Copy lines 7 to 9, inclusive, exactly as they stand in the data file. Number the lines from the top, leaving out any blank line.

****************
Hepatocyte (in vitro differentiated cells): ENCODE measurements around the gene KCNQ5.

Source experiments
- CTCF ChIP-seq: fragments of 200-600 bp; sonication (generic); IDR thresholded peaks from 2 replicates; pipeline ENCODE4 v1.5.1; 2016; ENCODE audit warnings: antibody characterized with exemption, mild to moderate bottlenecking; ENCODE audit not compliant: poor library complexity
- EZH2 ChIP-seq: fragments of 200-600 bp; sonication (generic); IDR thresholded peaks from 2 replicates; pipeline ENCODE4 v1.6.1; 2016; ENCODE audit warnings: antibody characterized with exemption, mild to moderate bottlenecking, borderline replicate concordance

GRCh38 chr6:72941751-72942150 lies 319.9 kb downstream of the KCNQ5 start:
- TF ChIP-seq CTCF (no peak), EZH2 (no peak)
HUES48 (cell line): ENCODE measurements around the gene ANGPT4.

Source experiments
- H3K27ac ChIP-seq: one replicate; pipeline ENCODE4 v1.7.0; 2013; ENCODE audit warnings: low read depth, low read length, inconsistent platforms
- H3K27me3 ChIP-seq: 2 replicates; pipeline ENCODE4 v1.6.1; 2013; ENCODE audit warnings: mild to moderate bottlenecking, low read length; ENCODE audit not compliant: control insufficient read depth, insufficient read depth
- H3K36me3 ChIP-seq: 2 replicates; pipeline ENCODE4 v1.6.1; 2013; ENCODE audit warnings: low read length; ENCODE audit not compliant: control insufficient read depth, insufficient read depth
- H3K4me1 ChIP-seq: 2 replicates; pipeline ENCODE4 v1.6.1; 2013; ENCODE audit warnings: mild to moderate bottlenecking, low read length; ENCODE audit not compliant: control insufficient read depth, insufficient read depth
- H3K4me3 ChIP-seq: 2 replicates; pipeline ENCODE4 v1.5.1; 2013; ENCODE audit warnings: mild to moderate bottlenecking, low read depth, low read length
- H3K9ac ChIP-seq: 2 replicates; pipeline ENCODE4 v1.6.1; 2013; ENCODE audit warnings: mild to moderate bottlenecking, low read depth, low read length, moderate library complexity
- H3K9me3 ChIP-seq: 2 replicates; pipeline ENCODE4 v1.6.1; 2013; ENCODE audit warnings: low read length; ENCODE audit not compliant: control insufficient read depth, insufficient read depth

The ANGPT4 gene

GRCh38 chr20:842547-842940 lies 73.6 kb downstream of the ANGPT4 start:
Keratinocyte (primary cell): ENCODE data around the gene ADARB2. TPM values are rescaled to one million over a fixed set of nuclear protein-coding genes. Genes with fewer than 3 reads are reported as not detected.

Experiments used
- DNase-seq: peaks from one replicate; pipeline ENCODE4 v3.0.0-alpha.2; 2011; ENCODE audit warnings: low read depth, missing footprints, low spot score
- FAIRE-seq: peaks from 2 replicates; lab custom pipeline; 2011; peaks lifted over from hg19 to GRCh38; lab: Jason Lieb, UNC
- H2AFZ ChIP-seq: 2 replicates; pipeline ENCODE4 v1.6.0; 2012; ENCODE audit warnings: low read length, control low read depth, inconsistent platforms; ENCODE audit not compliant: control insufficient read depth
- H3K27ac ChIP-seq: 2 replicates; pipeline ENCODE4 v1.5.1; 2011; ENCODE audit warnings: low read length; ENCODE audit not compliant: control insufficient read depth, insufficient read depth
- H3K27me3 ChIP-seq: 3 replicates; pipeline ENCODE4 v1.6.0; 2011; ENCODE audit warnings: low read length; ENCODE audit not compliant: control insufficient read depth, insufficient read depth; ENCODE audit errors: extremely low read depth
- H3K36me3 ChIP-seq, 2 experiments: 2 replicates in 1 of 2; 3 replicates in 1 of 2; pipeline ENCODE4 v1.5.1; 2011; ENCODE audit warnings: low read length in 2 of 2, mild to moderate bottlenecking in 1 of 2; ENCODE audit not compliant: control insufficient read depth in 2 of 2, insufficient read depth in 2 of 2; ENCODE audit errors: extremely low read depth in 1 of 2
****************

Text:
HUES48 (cell line): ENCODE measurements around the gene ANGPT4.

Source experiments
- H3K27ac ChIP-seq: one replicate; pipeline ENCODE4 v1.7.0; 2013; ENCODE audit warnings: low read depth, low read length, inconsistent platforms